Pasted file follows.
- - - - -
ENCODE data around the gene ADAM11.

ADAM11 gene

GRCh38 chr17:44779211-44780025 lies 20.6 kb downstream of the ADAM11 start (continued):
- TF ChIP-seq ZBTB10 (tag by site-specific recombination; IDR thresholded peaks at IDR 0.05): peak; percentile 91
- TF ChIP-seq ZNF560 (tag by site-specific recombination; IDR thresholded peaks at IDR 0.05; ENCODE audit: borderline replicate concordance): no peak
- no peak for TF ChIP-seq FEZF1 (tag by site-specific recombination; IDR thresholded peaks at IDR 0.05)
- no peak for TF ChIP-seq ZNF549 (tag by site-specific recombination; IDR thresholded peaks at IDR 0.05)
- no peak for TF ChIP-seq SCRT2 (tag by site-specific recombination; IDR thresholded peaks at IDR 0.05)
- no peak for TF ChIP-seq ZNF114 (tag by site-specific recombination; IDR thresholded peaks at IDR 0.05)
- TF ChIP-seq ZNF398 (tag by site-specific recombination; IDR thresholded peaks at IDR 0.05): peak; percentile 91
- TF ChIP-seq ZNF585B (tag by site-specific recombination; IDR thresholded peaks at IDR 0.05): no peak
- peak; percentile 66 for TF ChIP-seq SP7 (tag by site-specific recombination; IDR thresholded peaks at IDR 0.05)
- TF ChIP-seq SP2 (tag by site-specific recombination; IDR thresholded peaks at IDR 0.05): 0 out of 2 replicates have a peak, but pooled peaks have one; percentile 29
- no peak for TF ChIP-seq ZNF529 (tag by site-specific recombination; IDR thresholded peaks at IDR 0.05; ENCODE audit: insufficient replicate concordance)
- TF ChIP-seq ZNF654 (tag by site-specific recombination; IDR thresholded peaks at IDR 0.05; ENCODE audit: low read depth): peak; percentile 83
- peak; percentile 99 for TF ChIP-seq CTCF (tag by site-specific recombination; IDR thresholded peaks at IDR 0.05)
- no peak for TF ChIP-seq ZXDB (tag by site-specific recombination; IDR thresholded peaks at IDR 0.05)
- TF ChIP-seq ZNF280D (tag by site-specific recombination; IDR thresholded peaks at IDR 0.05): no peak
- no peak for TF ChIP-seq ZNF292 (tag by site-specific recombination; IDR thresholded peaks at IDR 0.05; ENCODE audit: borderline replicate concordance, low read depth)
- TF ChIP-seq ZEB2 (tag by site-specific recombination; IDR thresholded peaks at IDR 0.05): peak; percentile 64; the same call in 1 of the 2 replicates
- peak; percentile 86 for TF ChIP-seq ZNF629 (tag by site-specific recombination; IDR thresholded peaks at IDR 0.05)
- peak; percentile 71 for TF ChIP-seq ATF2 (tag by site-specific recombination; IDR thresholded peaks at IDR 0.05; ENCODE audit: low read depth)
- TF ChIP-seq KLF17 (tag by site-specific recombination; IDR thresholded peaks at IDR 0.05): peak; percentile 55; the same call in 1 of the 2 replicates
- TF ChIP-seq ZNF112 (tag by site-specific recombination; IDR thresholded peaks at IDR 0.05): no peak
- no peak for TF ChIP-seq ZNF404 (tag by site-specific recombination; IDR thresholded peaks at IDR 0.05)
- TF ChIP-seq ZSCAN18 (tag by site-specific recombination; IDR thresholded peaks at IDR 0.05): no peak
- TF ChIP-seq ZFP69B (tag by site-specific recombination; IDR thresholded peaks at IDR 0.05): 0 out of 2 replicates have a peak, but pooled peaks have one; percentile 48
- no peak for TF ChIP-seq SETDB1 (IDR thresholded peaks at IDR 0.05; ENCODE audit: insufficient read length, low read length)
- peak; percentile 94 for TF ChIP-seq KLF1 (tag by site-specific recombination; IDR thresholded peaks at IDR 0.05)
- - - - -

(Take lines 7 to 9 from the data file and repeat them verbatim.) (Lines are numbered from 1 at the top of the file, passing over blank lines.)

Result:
- no peak for TF ChIP-seq ZNF549 (tag by site-specific recombination; IDR thresholded peaks at IDR 0.05)
- no peak for TF ChIP-seq SCRT2 (tag by site-specific recombination; IDR thresholded peaks at IDR 0.05)
- no peak for TF ChIP-seq ZNF114 (tag by site-specific recombination; IDR thresholded peaks at IDR 0.05)